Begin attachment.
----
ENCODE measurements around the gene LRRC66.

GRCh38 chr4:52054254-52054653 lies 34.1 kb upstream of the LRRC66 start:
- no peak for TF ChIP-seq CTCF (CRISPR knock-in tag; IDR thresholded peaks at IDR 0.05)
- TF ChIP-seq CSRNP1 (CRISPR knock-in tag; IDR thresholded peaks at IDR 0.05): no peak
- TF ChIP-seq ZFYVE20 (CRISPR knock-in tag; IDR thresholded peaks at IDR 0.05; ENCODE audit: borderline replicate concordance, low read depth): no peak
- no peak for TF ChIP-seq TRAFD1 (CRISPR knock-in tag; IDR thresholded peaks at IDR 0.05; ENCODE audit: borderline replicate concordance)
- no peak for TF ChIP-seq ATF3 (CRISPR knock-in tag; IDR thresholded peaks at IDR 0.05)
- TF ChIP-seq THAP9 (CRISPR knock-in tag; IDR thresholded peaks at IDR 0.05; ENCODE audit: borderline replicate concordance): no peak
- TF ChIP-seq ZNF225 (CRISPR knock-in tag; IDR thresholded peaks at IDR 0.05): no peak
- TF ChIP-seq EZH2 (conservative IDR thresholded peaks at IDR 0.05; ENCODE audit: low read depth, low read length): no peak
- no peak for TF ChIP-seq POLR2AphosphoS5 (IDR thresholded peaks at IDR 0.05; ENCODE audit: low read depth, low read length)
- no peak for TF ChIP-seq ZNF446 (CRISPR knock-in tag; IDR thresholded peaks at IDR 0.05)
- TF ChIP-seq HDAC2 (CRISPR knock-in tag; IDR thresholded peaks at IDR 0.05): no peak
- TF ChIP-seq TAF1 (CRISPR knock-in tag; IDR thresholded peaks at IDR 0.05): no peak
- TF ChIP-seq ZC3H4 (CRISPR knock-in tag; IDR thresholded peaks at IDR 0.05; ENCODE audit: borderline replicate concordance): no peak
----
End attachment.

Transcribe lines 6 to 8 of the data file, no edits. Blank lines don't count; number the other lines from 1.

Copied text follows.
- no peak for TF ChIP-seq TRAFD1 (CRISPR knock-in tag; IDR thresholded peaks at IDR 0.05; ENCODE audit: borderline replicate concordance)
- no peak for TF ChIP-seq ATF3 (CRISPR knock-in tag; IDR thresholded peaks at IDR 0.05)
- TF ChIP-seq THAP9 (CRISPR knock-in tag; IDR thresholded peaks at IDR 0.05; ENCODE audit: borderline replicate concordance): no peak